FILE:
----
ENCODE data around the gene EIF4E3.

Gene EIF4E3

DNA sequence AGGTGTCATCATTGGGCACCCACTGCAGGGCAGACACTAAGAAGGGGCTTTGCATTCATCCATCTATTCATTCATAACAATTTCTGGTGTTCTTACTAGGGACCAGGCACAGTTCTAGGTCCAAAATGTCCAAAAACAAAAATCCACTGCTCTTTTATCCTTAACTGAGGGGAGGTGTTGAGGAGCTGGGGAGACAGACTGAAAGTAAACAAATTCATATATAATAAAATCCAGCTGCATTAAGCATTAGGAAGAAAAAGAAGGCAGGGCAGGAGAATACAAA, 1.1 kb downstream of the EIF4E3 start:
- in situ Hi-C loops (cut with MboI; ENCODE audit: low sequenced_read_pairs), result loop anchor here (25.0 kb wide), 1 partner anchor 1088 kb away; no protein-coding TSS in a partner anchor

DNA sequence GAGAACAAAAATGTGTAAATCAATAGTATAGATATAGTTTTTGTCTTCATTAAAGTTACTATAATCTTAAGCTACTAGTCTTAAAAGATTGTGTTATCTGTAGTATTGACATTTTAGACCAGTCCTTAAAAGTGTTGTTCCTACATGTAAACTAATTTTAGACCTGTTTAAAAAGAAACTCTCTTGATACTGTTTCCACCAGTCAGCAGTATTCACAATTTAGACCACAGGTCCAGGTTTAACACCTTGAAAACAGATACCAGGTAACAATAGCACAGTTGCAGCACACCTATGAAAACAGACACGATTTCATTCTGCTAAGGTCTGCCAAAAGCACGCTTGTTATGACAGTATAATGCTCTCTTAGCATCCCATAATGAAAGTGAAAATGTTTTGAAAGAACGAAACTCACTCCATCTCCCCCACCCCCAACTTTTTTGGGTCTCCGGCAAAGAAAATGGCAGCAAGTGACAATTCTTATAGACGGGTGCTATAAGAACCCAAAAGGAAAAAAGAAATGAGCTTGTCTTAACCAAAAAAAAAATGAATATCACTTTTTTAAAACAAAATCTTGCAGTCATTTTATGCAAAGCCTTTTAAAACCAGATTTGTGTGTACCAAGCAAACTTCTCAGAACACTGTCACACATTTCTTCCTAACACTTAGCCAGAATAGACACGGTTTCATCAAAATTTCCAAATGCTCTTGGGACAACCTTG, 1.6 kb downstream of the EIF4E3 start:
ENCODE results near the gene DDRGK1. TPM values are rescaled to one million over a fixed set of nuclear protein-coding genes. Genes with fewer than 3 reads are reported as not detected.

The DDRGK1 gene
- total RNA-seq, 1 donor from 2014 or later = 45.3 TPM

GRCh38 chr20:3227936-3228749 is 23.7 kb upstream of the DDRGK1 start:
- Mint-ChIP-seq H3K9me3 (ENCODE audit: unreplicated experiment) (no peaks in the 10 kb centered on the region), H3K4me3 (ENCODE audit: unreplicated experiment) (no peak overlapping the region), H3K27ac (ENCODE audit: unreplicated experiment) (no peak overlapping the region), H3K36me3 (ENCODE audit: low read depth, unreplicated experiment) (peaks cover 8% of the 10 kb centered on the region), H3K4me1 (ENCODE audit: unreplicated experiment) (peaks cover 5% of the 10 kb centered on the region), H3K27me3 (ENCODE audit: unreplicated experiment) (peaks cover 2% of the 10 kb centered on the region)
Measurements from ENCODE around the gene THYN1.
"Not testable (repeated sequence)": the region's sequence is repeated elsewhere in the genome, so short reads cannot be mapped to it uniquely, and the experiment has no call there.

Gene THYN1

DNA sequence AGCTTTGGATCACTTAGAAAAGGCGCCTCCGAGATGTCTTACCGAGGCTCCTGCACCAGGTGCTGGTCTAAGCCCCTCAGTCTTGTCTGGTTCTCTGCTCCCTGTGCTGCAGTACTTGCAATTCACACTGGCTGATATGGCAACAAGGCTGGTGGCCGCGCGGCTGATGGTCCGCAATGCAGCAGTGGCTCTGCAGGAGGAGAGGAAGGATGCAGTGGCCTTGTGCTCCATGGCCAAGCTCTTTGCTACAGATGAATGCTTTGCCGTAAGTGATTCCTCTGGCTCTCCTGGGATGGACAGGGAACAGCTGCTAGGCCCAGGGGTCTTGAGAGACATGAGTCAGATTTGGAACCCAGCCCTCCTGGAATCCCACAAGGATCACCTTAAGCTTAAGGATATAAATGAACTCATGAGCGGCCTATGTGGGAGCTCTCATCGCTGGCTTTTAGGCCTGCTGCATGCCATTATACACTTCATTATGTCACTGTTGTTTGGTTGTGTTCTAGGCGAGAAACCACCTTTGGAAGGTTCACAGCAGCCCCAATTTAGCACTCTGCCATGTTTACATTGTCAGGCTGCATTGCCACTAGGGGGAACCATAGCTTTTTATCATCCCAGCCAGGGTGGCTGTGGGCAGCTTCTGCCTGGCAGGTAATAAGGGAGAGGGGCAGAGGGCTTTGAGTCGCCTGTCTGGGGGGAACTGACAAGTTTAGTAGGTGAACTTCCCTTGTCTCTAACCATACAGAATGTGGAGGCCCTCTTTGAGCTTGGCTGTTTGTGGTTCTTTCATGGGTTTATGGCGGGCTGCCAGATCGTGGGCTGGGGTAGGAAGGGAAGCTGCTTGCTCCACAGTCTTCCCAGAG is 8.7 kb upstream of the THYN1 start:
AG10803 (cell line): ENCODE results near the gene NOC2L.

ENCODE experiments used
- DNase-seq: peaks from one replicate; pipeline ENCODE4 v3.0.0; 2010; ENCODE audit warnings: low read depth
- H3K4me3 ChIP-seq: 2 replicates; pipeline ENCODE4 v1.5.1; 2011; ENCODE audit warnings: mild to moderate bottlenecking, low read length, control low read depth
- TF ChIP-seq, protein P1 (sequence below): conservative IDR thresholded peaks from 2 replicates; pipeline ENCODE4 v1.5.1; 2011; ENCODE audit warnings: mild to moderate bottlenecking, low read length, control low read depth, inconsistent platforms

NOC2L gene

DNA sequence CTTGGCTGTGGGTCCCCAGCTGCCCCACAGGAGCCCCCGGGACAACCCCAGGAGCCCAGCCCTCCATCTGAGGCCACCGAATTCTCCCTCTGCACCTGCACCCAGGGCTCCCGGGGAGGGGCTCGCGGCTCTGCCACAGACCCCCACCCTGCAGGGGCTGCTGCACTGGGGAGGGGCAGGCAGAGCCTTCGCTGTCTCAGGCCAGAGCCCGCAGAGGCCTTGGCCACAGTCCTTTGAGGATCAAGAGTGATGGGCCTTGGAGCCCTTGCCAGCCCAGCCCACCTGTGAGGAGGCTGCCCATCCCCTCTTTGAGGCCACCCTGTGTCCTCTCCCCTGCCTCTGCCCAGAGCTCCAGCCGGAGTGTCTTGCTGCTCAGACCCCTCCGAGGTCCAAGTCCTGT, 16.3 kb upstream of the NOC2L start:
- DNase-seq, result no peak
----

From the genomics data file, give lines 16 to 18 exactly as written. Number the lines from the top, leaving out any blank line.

ENCODE experiments used
- DNase-seq: peaks from one replicate; pipeline ENCODE4 v3.0.0; 2010; ENCODE audit warnings: low read depth
- H3K4me3 ChIP-seq: 2 replicates; pipeline ENCODE4 v1.5.1; 2011; ENCODE audit warnings: mild to moderate bottlenecking, low read length, control low read depth